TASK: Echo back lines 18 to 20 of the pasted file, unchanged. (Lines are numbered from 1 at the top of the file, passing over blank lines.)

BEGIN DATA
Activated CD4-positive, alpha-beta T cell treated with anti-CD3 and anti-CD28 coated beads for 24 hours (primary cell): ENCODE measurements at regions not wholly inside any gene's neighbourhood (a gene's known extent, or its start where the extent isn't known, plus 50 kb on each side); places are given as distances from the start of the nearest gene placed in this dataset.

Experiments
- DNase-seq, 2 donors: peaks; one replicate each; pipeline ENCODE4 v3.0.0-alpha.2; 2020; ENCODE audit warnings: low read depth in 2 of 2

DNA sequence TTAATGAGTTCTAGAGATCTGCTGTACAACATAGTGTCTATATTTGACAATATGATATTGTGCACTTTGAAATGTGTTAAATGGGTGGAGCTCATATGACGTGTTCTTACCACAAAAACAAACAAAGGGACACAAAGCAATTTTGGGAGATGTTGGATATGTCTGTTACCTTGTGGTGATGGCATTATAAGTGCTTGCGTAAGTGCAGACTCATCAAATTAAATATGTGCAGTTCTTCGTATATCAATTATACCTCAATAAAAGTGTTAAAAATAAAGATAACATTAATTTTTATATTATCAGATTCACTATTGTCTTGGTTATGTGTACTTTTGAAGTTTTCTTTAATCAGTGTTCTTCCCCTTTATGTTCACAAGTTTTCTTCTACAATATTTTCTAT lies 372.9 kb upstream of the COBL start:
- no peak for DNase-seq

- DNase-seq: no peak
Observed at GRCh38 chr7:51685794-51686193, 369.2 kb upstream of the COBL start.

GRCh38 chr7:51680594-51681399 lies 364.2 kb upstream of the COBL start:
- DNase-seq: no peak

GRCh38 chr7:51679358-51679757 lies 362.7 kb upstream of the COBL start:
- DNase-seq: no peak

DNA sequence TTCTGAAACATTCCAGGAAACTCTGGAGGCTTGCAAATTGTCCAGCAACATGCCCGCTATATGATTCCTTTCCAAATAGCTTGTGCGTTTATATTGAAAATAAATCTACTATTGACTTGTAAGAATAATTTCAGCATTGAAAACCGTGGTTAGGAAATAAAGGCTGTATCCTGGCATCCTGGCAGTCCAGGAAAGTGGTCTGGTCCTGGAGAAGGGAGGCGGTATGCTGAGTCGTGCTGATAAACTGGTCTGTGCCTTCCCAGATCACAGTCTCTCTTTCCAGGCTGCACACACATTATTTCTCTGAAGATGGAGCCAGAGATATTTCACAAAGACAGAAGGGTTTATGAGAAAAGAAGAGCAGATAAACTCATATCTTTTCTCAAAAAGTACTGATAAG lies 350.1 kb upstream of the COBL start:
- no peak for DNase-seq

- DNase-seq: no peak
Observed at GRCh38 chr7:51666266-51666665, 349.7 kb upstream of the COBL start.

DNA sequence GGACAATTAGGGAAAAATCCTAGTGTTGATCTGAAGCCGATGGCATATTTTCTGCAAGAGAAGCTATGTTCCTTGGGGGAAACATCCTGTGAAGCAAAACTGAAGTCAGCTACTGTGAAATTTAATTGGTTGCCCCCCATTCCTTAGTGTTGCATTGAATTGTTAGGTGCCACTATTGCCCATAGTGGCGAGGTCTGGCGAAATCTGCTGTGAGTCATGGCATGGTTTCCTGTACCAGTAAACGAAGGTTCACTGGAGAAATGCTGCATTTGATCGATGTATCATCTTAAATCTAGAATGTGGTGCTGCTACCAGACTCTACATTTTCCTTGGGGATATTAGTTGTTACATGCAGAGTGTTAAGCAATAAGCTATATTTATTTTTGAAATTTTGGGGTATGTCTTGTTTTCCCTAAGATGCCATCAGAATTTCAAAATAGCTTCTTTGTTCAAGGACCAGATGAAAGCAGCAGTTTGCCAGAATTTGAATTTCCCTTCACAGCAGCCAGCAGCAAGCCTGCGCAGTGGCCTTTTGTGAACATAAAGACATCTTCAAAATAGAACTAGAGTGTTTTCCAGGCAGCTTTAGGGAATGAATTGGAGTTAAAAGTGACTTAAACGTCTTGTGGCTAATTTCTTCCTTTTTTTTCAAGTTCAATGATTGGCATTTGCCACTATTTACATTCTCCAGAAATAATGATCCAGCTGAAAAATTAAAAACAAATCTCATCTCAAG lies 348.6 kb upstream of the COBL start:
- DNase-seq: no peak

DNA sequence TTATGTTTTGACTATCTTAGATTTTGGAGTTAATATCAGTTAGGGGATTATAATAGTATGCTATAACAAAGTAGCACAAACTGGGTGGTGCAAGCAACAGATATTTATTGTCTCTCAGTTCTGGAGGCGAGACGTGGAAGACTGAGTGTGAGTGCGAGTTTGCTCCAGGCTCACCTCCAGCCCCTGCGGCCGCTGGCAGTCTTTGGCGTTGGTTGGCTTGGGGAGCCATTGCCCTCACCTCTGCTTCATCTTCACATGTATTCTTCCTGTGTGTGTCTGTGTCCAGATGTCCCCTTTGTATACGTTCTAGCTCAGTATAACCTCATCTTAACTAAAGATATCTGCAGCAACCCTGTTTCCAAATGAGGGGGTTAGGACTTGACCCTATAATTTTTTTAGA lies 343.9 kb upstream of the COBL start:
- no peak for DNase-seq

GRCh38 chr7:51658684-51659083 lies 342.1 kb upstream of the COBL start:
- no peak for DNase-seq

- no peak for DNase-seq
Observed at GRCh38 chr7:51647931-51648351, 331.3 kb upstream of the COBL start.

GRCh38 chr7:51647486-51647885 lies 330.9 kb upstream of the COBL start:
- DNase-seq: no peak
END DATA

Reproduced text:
DNA sequence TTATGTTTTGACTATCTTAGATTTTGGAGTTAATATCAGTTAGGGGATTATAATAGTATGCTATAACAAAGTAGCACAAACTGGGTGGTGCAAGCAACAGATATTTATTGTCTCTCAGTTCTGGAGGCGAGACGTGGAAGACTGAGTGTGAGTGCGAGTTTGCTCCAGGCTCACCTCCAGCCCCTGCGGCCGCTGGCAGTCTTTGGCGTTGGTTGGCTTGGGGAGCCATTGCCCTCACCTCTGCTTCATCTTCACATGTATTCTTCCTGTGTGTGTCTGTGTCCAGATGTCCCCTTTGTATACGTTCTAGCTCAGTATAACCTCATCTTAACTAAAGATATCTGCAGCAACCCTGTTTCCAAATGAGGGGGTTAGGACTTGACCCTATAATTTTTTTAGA lies 343.9 kb upstream of the COBL start:
- no peak for DNase-seq

GRCh38 chr7:51658684-51659083 lies 342.1 kb upstream of the COBL start: